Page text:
Carefully read your correspondence before posting/sending.

Some professors will post a Frequently Asked Questions (FAQ) section in class. Your question may already be answered in that area. Question and Answer forums or discussions are another great resource for students who may have questions. Sometimes other students may respond quickly with accurate information or may direct peers to the place to find answers to questions that are posted in forums or discussion boards.

Miscommunication can easily occur if a message is unclear. Take a few moments to read a message before sending or posting. Look for typos, omitted words, and other mistakes that could change a message entirely from the intended message. If you read your message and it does not make sense or seems unclear to you, imagine how difficult it might be for an instructor to decipher.

It is also helpful to maintain a professional attitude when communicating with an instructor. Avoid sending inflammatory or rude messages. Do not send unsolicited forwarded messages. Using ALL CAPS in online communication gives the impression that the sender is YELLING. Colors can be fun, but some combinations are very difficult to see, such as combining red and blue, all light colors, or all dark and/or bright colors. If you need to squint to read the message, it is pretty likely that the professor will also have a difficult time reading it also.

If you are unsure of a message or think you have received an erroneous message from the instructor after reading it several times, feel free to contact the professor for clarification.

Trouble-shooting Tips for Online Classes - Photo by Overton 2012 at Wikimedia Commons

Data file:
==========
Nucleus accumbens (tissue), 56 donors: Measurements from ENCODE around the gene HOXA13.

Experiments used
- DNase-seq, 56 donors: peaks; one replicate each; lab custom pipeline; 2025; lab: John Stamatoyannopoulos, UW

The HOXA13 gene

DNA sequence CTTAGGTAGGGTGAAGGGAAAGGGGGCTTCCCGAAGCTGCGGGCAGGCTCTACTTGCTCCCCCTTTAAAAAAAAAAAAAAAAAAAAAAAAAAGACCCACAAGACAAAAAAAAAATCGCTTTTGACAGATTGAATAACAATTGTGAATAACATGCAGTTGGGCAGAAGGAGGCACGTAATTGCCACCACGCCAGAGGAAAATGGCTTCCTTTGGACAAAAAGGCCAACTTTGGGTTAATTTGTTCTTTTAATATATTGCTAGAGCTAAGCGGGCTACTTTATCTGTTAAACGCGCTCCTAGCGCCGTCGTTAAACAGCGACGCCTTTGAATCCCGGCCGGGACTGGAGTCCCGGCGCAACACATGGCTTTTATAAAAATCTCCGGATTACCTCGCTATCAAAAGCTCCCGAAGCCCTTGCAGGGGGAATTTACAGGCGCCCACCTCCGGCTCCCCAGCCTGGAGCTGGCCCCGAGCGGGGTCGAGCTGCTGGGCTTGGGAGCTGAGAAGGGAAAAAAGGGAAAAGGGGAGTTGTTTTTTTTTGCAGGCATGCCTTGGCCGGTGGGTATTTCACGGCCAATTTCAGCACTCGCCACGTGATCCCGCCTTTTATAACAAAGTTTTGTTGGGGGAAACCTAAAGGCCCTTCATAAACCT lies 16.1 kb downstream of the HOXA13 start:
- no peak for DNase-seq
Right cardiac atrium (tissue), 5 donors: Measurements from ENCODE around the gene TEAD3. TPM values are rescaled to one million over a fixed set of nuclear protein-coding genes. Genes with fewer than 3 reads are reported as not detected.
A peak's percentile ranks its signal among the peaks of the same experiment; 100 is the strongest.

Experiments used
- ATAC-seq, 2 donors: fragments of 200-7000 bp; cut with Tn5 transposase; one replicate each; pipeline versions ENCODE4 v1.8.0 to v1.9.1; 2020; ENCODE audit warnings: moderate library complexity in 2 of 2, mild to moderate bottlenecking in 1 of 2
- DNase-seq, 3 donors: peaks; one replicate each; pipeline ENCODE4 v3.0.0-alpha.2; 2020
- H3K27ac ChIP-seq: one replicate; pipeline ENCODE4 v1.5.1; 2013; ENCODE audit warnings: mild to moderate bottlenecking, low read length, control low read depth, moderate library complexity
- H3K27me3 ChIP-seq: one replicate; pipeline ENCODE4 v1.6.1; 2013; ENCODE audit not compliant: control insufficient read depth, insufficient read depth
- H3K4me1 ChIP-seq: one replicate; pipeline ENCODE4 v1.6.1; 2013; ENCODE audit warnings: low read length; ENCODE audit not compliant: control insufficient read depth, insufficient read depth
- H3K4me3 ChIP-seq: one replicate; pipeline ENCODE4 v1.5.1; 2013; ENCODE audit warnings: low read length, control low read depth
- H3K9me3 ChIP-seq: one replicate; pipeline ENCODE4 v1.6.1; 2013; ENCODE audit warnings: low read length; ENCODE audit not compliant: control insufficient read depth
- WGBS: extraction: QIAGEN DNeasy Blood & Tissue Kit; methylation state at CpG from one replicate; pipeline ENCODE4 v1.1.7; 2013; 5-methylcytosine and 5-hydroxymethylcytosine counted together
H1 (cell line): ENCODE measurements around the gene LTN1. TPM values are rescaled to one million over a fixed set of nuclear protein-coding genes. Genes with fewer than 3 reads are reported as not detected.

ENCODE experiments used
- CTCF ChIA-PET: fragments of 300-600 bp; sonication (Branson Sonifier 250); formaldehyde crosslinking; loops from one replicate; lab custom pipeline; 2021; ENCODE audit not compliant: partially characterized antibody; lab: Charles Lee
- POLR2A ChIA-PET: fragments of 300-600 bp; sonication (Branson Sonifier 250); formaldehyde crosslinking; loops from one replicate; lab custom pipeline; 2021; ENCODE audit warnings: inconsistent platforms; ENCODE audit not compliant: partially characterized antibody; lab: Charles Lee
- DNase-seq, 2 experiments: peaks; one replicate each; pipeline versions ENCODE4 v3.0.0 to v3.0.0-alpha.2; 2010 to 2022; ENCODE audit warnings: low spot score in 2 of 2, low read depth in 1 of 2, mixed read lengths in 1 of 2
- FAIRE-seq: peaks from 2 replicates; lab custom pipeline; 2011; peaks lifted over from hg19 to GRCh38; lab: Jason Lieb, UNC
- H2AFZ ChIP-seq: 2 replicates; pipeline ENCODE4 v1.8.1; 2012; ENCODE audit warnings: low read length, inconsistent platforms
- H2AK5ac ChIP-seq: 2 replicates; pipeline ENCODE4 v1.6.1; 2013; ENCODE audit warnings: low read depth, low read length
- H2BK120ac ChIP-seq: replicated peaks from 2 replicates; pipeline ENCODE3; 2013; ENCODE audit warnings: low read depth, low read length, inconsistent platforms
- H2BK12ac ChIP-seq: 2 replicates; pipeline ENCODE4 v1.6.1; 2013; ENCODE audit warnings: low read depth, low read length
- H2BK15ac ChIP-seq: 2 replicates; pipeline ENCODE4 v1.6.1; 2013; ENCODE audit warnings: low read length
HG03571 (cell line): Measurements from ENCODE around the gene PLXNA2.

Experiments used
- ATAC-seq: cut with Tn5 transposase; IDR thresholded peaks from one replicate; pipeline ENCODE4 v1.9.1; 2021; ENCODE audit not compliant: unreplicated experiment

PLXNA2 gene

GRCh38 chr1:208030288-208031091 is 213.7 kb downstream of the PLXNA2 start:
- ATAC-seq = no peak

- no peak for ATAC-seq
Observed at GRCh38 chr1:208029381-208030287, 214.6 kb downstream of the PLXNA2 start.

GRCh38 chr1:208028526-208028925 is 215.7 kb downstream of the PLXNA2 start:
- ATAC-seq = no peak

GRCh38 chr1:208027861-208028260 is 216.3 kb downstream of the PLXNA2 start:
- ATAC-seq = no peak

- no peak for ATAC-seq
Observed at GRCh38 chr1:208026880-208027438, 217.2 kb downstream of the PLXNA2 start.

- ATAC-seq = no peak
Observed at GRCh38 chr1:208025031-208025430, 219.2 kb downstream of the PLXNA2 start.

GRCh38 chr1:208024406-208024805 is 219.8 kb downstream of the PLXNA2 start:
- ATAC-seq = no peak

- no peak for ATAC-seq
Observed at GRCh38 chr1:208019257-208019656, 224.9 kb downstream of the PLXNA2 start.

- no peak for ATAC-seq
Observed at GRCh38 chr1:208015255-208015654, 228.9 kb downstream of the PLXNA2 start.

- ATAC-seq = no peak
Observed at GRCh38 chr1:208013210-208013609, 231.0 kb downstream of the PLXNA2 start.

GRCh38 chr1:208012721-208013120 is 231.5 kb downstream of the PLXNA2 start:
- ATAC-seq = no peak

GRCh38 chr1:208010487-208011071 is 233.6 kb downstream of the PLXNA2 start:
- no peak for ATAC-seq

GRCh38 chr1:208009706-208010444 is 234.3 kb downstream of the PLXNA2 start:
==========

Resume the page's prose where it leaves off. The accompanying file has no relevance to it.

Ensure that you can receive messages from the instructor.

The virtual classroom instructor will probably give give expectations for how often a student should check into the class and look for correspondence. If you have sent a professor an inquiry, it is very important that you check for his or her response in a timely manner.

If students are required to use a college-related email system, it would be wise to check that email on a scheduled, regular basis. If you have the option to choose an email address, many students find it convenient to pick one that they already check regularly. Many online instructors may email students through the virtual classroom, so it is important to adjust privacy settings within the class to enable the professor to email you via this system if applicable. Update your contact information as soon as possible if it changes during the semester.

Sometimes simply checking for messages may not be enough. Ensure that your inbox is not full or nearly full. Some filters may send a professor's messages to a spam email folder, so if you think the instructor has sent a message that you do not see, look for other folders to which it may have been re-routed.

Make sure that your email is secure and do not share your password with others. It is also helpful to select a strong password that you can remember. Seek technical assistance as soon as possible if you cannot get into the virtual classroom, email, or if something with your internet provider seems amiss. A backup plan for communication in case original plans prove lacking can be a very valuable resource as well.
How to Keep in Touch With College Professor - Photo by Aaron Pruzaniec at Wikimiedia Commons

Keeping Communication Lines Open

Although many students take online classes and may never need to directly communicate with the instructor about an issue, having a clear plan for doing so can be a valuable resource that shows your commitment to excellence and effective problem-solving techniques, which are very marketable skills. Maintaining clear two-way communication may also help you to successfully complete that online class!

Find more tips, study guides, flash cards, and practice tests by Katrena at the Student Survive 2 Thrive site map.